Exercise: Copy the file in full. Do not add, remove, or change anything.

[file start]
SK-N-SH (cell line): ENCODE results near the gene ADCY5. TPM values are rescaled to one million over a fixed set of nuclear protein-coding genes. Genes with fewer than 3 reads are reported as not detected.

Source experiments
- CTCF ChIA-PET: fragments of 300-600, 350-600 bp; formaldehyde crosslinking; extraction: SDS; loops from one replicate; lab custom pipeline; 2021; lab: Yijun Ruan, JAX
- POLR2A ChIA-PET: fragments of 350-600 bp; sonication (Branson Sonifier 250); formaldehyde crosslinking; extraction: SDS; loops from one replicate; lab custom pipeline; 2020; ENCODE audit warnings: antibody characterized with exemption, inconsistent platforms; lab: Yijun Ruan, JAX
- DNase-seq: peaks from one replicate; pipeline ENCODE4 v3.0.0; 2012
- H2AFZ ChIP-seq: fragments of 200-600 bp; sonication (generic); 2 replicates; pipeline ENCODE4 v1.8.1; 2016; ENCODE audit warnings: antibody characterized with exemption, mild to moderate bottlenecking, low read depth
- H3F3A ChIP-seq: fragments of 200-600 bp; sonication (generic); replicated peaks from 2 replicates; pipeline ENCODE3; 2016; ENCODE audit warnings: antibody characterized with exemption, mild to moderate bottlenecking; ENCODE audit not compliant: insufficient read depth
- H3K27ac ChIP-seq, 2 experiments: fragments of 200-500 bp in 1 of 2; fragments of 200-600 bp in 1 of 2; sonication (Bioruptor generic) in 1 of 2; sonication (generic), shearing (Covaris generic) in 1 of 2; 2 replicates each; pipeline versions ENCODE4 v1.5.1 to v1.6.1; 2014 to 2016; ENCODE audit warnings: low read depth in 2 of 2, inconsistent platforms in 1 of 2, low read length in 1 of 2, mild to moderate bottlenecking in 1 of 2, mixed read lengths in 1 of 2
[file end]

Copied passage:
SK-N-SH (cell line): ENCODE results near the gene ADCY5. TPM values are rescaled to one million over a fixed set of nuclear protein-coding genes. Genes with fewer than 3 reads are reported as not detected.

Source experiments
- CTCF ChIA-PET: fragments of 300-600, 350-600 bp; formaldehyde crosslinking; extraction: SDS; loops from one replicate; lab custom pipeline; 2021; lab: Yijun Ruan, JAX
- POLR2A ChIA-PET: fragments of 350-600 bp; sonication (Branson Sonifier 250); formaldehyde crosslinking; extraction: SDS; loops from one replicate; lab custom pipeline; 2020; ENCODE audit warnings: antibody characterized with exemption, inconsistent platforms; lab: Yijun Ruan, JAX
- DNase-seq: peaks from one replicate; pipeline ENCODE4 v3.0.0; 2012
- H2AFZ ChIP-seq: fragments of 200-600 bp; sonication (generic); 2 replicates; pipeline ENCODE4 v1.8.1; 2016; ENCODE audit warnings: antibody characterized with exemption, mild to moderate bottlenecking, low read depth
- H3F3A ChIP-seq: fragments of 200-600 bp; sonication (generic); replicated peaks from 2 replicates; pipeline ENCODE3; 2016; ENCODE audit warnings: antibody characterized with exemption, mild to moderate bottlenecking; ENCODE audit not compliant: insufficient read depth
- H3K27ac ChIP-seq, 2 experiments: fragments of 200-500 bp in 1 of 2; fragments of 200-600 bp in 1 of 2; sonication (Bioruptor generic) in 1 of 2; sonication (generic), shearing (Covaris generic) in 1 of 2; 2 replicates each; pipeline versions ENCODE4 v1.5.1 to v1.6.1; 2014 to 2016; ENCODE audit warnings: low read depth in 2 of 2, inconsistent platforms in 1 of 2, low read length in 1 of 2, mild to moderate bottlenecking in 1 of 2, mixed read lengths in 1 of 2